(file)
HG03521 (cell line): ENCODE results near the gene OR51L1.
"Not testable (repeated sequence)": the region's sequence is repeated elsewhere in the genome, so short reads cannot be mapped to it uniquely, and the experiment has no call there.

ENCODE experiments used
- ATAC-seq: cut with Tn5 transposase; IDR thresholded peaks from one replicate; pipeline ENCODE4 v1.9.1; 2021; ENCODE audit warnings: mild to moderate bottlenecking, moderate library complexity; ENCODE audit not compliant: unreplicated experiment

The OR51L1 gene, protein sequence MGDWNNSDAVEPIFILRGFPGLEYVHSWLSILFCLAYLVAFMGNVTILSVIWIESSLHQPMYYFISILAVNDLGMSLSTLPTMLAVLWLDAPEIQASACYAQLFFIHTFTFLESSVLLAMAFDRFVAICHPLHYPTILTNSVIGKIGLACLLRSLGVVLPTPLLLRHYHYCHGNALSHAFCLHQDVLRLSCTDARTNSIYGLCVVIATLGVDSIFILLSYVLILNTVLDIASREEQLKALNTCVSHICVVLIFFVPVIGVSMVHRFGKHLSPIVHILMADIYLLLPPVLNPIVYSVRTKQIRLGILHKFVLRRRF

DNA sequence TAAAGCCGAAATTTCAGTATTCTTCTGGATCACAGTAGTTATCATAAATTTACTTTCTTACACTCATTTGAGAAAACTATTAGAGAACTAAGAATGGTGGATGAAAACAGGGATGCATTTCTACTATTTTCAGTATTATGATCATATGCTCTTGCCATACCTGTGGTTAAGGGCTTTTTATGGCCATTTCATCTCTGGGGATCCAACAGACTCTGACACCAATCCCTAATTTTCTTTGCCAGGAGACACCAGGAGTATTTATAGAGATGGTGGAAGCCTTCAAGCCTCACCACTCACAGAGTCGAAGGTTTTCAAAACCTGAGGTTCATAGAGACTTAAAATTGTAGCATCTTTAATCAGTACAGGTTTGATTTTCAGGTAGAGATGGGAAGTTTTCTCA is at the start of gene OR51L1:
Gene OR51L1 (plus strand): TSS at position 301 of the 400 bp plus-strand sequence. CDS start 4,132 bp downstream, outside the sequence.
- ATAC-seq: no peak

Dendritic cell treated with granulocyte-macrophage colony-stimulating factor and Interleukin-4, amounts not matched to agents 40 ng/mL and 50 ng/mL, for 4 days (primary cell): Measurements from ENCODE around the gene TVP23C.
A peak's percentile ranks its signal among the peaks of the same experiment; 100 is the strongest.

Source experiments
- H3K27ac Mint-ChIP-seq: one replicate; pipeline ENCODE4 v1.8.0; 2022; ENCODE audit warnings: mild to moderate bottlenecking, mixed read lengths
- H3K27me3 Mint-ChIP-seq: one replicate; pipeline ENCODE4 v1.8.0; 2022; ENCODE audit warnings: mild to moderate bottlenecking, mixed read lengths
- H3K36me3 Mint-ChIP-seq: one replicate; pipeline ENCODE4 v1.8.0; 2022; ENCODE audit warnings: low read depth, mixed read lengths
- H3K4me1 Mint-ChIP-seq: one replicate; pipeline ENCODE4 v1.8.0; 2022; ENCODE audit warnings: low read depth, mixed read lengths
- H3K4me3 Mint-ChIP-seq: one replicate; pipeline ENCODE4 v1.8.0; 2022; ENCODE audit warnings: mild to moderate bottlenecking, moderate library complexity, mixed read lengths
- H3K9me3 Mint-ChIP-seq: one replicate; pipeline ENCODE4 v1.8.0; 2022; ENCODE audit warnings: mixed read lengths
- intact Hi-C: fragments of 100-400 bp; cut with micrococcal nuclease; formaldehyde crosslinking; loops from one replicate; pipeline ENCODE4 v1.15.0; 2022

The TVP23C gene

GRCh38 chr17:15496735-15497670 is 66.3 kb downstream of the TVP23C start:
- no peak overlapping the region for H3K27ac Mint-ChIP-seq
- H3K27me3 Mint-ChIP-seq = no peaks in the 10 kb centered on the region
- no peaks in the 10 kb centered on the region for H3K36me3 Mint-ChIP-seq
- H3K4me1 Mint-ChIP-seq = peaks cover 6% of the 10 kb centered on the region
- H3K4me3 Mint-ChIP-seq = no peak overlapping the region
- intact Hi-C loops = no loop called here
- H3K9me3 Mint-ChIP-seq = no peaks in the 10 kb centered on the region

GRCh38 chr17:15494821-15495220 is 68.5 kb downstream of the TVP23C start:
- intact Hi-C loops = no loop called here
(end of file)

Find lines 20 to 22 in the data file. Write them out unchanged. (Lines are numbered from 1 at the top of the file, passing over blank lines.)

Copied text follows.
GRCh38 chr17:15496735-15497670 is 66.3 kb downstream of the TVP23C start:
- no peak overlapping the region for H3K27ac Mint-ChIP-seq
- H3K27me3 Mint-ChIP-seq = no peaks in the 10 kb centered on the region